Telling stories with photographs

A few of my favourite things:

Photography ~ Writing ~ Being Outdoors

And just before Christmas I got to indulge in two of them. I hadn't used my 'proper' camera (Sony A7ii) for pleasure for a long while and was getting a little snap happy with my phone. I suddenly realised I was missing the feeling of clicking an actual shutter button, of dialling in settings and focusing with a quality lens. The perfect opportunity presented itself when the ladies in my yoga group (and Clive!) decided to a have a festive chilly dip. Although I would have loved to have joined them (honest!) I abstained on this occasion, so that I could capture the experience for them and tell it in images.

Top tip number 1 for telling stories with images: photograph something that you feel passionate about.

Your enthusiasm and passion will shine through your photographs. You will feel in tune with what is happening, be alert to the best moments and capture images that are filled with emotion and atmosphere.

The swimmers kept apologising for it keeping me out of the water, but honestly, I was in my happy place. Capturing shots like these make my heart sing!

Tip number 2: choose the right lens for the job.

A portrait lens (prime 50mm or 85mm) may have seemed the perfect choice for this, but I chose the 70-200mm because it let me shoot at a distance. It meant I could be more discreet - even though they knew I was there, I wanted them to forget so that I could get more candid shots. And no one wants a camera right in their face as they are struggling back into their underwear! The longer focal length also meant that I could get closer when they were in the water.

Don't be afraid to crop the image later to bring the subjects even closer.

Tip number 3: Remember this is a story.

Start at the beginning and shoot throughout. Keep shooting lots of frames and then select the best moments later. Our story began with the walk down to the lake and finished at a cafe.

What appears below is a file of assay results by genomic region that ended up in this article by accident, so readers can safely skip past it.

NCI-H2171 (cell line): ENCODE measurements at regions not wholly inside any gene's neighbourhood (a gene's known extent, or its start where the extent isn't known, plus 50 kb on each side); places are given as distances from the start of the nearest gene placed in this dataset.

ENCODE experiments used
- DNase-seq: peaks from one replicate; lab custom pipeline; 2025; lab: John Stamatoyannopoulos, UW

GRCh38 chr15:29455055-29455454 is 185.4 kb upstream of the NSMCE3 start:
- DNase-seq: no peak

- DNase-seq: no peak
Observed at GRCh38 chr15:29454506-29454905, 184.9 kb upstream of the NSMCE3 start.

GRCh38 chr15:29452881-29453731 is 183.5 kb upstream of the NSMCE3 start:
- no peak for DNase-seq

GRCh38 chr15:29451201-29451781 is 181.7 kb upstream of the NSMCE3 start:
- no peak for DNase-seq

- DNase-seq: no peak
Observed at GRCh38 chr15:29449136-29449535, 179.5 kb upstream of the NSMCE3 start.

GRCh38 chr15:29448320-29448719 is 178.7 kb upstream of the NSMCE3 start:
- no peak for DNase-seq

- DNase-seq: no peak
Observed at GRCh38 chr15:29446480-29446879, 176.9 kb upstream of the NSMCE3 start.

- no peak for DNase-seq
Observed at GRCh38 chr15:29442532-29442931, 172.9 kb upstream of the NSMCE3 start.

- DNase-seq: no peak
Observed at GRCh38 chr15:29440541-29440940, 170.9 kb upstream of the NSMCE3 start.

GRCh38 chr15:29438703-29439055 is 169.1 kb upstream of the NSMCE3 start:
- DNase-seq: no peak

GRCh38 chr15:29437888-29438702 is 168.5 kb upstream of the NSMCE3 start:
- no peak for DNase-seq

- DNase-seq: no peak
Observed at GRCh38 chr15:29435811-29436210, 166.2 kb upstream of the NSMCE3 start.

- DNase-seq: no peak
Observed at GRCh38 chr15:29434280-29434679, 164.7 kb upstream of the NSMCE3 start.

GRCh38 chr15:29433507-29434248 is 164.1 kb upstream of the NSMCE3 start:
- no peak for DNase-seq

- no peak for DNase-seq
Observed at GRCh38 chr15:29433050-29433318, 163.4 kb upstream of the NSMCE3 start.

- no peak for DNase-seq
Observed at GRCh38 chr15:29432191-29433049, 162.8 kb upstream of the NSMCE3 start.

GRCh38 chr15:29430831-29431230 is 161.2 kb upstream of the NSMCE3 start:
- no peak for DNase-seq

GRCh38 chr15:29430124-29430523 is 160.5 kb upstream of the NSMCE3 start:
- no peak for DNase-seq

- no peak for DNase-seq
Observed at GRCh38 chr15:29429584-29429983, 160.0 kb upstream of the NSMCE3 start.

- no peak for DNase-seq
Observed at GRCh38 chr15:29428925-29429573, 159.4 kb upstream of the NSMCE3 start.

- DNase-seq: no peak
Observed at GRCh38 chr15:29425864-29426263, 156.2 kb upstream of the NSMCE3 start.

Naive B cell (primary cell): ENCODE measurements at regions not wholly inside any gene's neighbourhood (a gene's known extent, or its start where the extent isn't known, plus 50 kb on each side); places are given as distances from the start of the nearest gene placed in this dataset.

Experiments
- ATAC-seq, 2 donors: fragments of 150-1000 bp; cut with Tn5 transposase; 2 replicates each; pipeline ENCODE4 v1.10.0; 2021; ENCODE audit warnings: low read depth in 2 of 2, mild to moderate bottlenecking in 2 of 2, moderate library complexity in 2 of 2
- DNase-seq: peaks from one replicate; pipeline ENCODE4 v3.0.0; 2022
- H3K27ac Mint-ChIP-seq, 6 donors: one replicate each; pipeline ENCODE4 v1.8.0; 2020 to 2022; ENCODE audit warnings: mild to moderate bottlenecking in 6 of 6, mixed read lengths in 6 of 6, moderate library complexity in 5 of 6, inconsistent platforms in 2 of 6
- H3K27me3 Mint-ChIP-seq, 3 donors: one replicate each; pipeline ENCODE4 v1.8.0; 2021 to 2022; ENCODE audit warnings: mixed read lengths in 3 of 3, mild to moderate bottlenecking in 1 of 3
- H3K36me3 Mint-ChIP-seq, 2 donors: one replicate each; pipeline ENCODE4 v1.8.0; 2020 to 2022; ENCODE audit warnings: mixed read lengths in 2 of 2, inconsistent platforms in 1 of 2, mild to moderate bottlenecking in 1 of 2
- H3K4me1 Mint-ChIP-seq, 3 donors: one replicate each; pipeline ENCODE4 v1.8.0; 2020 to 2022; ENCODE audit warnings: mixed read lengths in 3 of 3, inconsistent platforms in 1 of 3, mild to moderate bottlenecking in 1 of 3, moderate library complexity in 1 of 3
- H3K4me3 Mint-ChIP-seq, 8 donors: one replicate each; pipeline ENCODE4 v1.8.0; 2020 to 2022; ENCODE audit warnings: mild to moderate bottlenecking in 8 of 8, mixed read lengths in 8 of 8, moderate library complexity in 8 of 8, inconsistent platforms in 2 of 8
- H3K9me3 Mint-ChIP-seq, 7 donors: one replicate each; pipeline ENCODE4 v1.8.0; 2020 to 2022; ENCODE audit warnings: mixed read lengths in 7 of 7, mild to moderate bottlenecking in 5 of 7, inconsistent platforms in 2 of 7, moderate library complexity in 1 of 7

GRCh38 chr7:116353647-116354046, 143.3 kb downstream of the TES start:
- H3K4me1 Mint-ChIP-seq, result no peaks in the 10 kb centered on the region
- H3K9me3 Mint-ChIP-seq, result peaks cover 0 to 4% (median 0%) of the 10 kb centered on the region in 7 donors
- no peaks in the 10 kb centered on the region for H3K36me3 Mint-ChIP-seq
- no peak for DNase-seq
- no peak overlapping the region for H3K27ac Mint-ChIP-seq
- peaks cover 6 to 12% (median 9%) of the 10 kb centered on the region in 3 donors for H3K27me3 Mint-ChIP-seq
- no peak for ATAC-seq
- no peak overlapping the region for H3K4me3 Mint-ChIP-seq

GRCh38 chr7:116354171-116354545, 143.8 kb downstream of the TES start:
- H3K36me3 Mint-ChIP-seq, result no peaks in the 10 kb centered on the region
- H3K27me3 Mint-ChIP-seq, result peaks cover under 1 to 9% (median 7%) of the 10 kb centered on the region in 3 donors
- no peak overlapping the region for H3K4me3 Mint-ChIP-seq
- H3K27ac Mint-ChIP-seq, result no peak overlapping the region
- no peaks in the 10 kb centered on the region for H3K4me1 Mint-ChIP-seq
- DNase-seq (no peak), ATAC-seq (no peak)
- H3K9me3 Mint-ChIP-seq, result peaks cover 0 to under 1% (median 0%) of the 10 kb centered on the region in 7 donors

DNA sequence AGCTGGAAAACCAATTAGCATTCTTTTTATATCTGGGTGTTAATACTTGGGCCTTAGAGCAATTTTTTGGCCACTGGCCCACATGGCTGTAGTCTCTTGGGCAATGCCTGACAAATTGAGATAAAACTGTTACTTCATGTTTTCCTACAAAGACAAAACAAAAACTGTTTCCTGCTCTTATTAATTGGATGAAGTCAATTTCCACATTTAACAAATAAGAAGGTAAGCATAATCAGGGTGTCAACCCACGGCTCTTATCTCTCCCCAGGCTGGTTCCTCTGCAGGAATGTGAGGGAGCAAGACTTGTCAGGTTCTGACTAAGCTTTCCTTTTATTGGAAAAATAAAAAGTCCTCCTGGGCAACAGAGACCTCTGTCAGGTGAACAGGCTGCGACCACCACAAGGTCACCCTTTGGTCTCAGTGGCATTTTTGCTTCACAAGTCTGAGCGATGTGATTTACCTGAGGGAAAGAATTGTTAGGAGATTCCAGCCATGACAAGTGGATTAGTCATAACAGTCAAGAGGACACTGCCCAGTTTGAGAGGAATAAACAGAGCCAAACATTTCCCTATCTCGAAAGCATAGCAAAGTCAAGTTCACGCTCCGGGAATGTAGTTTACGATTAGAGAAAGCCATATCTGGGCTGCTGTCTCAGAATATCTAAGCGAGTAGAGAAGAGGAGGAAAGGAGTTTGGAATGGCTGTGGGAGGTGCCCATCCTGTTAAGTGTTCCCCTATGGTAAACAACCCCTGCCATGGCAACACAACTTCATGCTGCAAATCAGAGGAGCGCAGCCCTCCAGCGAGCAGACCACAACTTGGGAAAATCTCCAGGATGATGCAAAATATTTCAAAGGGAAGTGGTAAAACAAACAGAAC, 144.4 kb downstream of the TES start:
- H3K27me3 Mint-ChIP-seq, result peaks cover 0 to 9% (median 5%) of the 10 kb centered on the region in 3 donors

Watch out for little details that give the story colour (the tote bag with 'today I choose joy'), muddy feet, cosy socks, hot water bottles.

Tip number 4: Keep it real.

People love to pose, in groups and individually, and those shots are fun and great. But make sure that you get lots of candid, unposed, unguarded moments too, as they tell the full story, with the real emotions.

Tip number 5: always edit!

Candid shots can be messy, less well composed than you'd like, exposure may be a bit off, or colours affected by factors you didn't notice at the time. Learn how to use an editing app or programme and take the time to spruce up your photos. My apps / software of choice are Snapseed for a quick edit, Lightroom Mobile for a little more sophistication, or Lightroom Classic on the desktop for the full Monty.

I had enjoyed shooting this so much that I couldn't wait to get them onto the computer and do a full edit in Lightroom. You'd be amazed what a difference cropping can make to the composition and I used the new AI portrait presets to give everyone a little boost (we are all ladies of a certain age after all!). I try not to over do the portrait smoothing etc but just enough so that people will think it's a picture of them on a good day! 

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